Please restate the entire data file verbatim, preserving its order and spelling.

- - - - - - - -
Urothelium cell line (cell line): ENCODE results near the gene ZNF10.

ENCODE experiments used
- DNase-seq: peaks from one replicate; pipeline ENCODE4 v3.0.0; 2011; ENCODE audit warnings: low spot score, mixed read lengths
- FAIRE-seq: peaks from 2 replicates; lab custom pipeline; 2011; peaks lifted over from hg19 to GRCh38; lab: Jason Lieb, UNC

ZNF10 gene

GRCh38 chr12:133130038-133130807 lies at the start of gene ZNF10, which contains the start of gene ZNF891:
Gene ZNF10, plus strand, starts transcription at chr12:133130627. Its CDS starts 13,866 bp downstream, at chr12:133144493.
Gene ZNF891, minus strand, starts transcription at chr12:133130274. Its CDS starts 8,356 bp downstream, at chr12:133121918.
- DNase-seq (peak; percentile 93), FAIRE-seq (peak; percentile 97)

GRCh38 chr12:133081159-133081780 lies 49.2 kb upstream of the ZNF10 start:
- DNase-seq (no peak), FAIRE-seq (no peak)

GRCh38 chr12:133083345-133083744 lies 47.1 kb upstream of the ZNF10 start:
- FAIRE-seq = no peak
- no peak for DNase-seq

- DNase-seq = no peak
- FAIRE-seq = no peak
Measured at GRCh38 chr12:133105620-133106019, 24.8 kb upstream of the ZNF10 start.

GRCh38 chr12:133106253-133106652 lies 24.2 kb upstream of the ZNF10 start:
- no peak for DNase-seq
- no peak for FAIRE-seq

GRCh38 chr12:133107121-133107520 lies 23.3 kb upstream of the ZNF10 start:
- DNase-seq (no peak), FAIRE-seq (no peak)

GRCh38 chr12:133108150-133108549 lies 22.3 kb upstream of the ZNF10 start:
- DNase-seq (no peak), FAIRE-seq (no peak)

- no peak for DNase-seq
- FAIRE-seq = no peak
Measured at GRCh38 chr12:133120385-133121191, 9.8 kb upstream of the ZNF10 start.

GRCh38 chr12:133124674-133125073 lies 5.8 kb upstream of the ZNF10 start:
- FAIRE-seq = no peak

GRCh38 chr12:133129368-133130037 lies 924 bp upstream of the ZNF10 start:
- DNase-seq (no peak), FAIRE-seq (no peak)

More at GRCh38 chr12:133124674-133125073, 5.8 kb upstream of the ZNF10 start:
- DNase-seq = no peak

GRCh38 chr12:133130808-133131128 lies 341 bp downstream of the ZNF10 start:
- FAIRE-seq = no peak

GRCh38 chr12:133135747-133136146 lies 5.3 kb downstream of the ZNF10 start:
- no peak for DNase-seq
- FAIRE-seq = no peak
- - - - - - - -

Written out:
Urothelium cell line (cell line): ENCODE results near the gene ZNF10.

ENCODE experiments used
- DNase-seq: peaks from one replicate; pipeline ENCODE4 v3.0.0; 2011; ENCODE audit warnings: low spot score, mixed read lengths
- FAIRE-seq: peaks from 2 replicates; lab custom pipeline; 2011; peaks lifted over from hg19 to GRCh38; lab: Jason Lieb, UNC

ZNF10 gene

GRCh38 chr12:133130038-133130807 lies at the start of gene ZNF10, which contains the start of gene ZNF891:
Gene ZNF10, plus strand, starts transcription at chr12:133130627. Its CDS starts 13,866 bp downstream, at chr12:133144493.
Gene ZNF891, minus strand, starts transcription at chr12:133130274. Its CDS starts 8,356 bp downstream, at chr12:133121918.
- DNase-seq (peak; percentile 93), FAIRE-seq (peak; percentile 97)

GRCh38 chr12:133081159-133081780 lies 49.2 kb upstream of the ZNF10 start:
- DNase-seq (no peak), FAIRE-seq (no peak)

GRCh38 chr12:133083345-133083744 lies 47.1 kb upstream of the ZNF10 start:
- FAIRE-seq = no peak
- no peak for DNase-seq

- DNase-seq = no peak
- FAIRE-seq = no peak
Measured at GRCh38 chr12:133105620-133106019, 24.8 kb upstream of the ZNF10 start.

GRCh38 chr12:133106253-133106652 lies 24.2 kb upstream of the ZNF10 start:
- no peak for DNase-seq
- no peak for FAIRE-seq

GRCh38 chr12:133107121-133107520 lies 23.3 kb upstream of the ZNF10 start:
- DNase-seq (no peak), FAIRE-seq (no peak)

GRCh38 chr12:133108150-133108549 lies 22.3 kb upstream of the ZNF10 start:
- DNase-seq (no peak), FAIRE-seq (no peak)

- no peak for DNase-seq
- FAIRE-seq = no peak
Measured at GRCh38 chr12:133120385-133121191, 9.8 kb upstream of the ZNF10 start.

GRCh38 chr12:133124674-133125073 lies 5.8 kb upstream of the ZNF10 start:
- FAIRE-seq = no peak

GRCh38 chr12:133129368-133130037 lies 924 bp upstream of the ZNF10 start:
- DNase-seq (no peak), FAIRE-seq (no peak)

More at GRCh38 chr12:133124674-133125073, 5.8 kb upstream of the ZNF10 start:
- DNase-seq = no peak

GRCh38 chr12:133130808-133131128 lies 341 bp downstream of the ZNF10 start:
- FAIRE-seq = no peak

GRCh38 chr12:133135747-133136146 lies 5.3 kb downstream of the ZNF10 start:
- no peak for DNase-seq
- FAIRE-seq = no peak